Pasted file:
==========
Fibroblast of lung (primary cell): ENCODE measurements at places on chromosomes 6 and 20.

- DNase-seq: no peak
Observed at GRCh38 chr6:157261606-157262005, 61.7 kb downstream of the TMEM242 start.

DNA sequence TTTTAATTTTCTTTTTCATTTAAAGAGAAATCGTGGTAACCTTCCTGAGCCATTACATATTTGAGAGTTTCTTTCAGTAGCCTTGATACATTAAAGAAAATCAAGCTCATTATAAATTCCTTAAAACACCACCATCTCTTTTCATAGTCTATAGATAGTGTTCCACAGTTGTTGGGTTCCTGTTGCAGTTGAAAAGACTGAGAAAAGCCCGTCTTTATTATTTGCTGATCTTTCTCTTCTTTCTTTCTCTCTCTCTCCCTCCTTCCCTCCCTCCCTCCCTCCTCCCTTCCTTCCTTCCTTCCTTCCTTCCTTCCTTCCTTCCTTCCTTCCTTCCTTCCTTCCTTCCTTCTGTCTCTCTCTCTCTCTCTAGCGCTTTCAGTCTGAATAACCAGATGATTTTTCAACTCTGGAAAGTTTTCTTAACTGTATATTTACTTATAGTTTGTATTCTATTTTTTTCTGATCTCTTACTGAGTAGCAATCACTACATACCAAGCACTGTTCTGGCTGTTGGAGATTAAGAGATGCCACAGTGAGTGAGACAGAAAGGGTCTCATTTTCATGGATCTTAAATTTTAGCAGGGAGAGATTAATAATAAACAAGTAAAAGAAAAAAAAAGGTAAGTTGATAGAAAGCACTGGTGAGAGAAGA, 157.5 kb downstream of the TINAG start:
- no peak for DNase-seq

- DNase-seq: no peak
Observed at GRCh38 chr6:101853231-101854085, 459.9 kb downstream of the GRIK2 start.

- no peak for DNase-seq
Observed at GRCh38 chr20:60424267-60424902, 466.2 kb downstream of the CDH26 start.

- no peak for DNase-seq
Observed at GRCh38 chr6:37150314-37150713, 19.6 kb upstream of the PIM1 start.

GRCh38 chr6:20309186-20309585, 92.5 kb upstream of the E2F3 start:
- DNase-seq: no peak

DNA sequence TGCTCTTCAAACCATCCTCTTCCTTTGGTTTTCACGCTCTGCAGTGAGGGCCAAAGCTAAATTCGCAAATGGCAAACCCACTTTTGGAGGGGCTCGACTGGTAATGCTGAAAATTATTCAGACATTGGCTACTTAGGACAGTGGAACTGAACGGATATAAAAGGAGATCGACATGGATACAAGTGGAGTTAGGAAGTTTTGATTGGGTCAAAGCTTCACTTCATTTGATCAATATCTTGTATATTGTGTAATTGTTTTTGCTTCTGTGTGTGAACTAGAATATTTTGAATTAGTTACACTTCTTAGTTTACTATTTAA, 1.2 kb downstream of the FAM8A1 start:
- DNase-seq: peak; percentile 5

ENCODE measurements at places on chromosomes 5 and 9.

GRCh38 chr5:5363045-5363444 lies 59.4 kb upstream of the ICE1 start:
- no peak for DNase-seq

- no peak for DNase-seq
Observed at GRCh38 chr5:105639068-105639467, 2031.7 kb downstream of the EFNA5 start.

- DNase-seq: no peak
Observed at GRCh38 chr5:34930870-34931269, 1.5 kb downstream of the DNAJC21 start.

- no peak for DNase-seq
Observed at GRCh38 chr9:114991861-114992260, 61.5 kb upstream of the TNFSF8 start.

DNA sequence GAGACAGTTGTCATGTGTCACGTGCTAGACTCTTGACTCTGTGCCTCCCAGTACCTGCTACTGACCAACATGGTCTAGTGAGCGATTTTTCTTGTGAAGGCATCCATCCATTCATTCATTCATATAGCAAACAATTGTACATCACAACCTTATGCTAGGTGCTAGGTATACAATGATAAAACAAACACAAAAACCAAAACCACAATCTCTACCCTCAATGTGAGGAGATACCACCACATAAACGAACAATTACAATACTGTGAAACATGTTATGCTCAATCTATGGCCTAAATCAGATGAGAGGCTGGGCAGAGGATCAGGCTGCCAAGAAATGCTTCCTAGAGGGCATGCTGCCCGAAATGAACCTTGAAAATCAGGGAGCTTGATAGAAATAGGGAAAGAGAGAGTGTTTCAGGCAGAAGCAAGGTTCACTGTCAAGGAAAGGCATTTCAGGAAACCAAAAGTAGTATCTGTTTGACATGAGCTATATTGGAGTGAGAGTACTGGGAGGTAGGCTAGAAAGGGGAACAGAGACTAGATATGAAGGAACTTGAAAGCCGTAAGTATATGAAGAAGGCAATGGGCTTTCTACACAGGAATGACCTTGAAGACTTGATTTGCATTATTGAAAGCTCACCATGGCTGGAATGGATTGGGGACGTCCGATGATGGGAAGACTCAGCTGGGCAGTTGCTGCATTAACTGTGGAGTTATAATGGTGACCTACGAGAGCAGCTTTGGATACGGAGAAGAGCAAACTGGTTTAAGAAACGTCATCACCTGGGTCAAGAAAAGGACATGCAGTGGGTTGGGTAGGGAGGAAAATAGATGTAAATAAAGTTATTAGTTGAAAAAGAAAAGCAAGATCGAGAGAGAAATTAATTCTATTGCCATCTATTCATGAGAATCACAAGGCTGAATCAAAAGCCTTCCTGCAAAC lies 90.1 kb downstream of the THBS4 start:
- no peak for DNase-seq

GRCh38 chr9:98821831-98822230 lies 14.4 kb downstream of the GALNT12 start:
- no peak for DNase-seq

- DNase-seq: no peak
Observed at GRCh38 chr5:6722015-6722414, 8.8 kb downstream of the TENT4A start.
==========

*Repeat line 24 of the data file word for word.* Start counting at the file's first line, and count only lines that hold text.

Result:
Observed at GRCh38 chr9:114991861-114992260, 61.5 kb upstream of the TNFSF8 start.